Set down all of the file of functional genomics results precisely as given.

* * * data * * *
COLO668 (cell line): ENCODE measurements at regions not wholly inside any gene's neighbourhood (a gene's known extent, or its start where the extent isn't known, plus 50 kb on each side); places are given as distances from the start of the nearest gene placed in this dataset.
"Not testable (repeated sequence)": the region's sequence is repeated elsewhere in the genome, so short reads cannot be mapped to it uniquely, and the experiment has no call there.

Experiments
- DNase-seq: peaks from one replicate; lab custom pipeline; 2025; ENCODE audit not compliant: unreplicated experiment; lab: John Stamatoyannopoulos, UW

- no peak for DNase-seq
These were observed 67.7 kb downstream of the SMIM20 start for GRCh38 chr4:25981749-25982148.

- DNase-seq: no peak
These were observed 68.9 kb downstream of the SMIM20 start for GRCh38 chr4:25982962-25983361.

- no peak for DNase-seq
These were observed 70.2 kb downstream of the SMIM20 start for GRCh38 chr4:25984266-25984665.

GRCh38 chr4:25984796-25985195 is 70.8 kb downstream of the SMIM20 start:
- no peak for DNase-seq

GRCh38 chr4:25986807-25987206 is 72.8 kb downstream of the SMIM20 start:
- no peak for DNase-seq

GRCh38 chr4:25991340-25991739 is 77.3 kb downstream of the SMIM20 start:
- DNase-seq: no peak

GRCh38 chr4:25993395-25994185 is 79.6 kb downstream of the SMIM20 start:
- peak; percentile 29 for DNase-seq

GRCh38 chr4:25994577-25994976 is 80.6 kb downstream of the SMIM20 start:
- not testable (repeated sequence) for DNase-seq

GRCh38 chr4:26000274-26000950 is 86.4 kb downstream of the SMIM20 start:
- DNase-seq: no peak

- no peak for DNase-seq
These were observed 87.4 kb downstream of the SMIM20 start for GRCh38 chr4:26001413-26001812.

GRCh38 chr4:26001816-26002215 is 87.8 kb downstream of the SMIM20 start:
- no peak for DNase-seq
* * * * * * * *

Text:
COLO668 (cell line): ENCODE measurements at regions not wholly inside any gene's neighbourhood (a gene's known extent, or its start where the extent isn't known, plus 50 kb on each side); places are given as distances from the start of the nearest gene placed in this dataset.
"Not testable (repeated sequence)": the region's sequence is repeated elsewhere in the genome, so short reads cannot be mapped to it uniquely, and the experiment has no call there.

Experiments
- DNase-seq: peaks from one replicate; lab custom pipeline; 2025; ENCODE audit not compliant: unreplicated experiment; lab: John Stamatoyannopoulos, UW

- no peak for DNase-seq
These were observed 67.7 kb downstream of the SMIM20 start for GRCh38 chr4:25981749-25982148.

- DNase-seq: no peak
These were observed 68.9 kb downstream of the SMIM20 start for GRCh38 chr4:25982962-25983361.

- no peak for DNase-seq
These were observed 70.2 kb downstream of the SMIM20 start for GRCh38 chr4:25984266-25984665.

GRCh38 chr4:25984796-25985195 is 70.8 kb downstream of the SMIM20 start:
- no peak for DNase-seq

GRCh38 chr4:25986807-25987206 is 72.8 kb downstream of the SMIM20 start:
- no peak for DNase-seq

GRCh38 chr4:25991340-25991739 is 77.3 kb downstream of the SMIM20 start:
- DNase-seq: no peak

GRCh38 chr4:25993395-25994185 is 79.6 kb downstream of the SMIM20 start:
- peak; percentile 29 for DNase-seq

GRCh38 chr4:25994577-25994976 is 80.6 kb downstream of the SMIM20 start:
- not testable (repeated sequence) for DNase-seq

GRCh38 chr4:26000274-26000950 is 86.4 kb downstream of the SMIM20 start:
- DNase-seq: no peak

- no peak for DNase-seq
These were observed 87.4 kb downstream of the SMIM20 start for GRCh38 chr4:26001413-26001812.

GRCh38 chr4:26001816-26002215 is 87.8 kb downstream of the SMIM20 start:
- no peak for DNase-seq